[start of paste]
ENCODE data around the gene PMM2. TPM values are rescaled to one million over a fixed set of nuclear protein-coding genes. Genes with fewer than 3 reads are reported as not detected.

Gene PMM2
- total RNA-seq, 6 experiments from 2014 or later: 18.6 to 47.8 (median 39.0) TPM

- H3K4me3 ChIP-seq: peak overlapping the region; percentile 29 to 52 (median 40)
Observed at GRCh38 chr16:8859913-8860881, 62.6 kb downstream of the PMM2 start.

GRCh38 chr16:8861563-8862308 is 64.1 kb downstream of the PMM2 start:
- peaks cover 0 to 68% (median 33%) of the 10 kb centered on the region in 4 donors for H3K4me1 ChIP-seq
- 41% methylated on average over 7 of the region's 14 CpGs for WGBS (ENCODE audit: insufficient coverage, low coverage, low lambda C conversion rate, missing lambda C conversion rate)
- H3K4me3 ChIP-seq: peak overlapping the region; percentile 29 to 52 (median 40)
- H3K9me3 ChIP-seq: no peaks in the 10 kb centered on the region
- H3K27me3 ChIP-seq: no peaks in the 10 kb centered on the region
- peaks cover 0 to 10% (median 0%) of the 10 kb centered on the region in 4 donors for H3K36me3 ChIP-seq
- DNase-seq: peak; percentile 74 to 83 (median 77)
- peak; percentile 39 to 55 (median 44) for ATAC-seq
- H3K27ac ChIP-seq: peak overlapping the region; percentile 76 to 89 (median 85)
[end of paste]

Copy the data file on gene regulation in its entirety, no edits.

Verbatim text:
ENCODE data around the gene PMM2. TPM values are rescaled to one million over a fixed set of nuclear protein-coding genes. Genes with fewer than 3 reads are reported as not detected.

Gene PMM2
- total RNA-seq, 6 experiments from 2014 or later: 18.6 to 47.8 (median 39.0) TPM

- H3K4me3 ChIP-seq: peak overlapping the region; percentile 29 to 52 (median 40)
Observed at GRCh38 chr16:8859913-8860881, 62.6 kb downstream of the PMM2 start.

GRCh38 chr16:8861563-8862308 is 64.1 kb downstream of the PMM2 start:
- peaks cover 0 to 68% (median 33%) of the 10 kb centered on the region in 4 donors for H3K4me1 ChIP-seq
- 41% methylated on average over 7 of the region's 14 CpGs for WGBS (ENCODE audit: insufficient coverage, low coverage, low lambda C conversion rate, missing lambda C conversion rate)
- H3K4me3 ChIP-seq: peak overlapping the region; percentile 29 to 52 (median 40)
- H3K9me3 ChIP-seq: no peaks in the 10 kb centered on the region
- H3K27me3 ChIP-seq: no peaks in the 10 kb centered on the region
- peaks cover 0 to 10% (median 0%) of the 10 kb centered on the region in 4 donors for H3K36me3 ChIP-seq
- DNase-seq: peak; percentile 74 to 83 (median 77)
- peak; percentile 39 to 55 (median 44) for ATAC-seq
- H3K27ac ChIP-seq: peak overlapping the region; percentile 76 to 89 (median 85)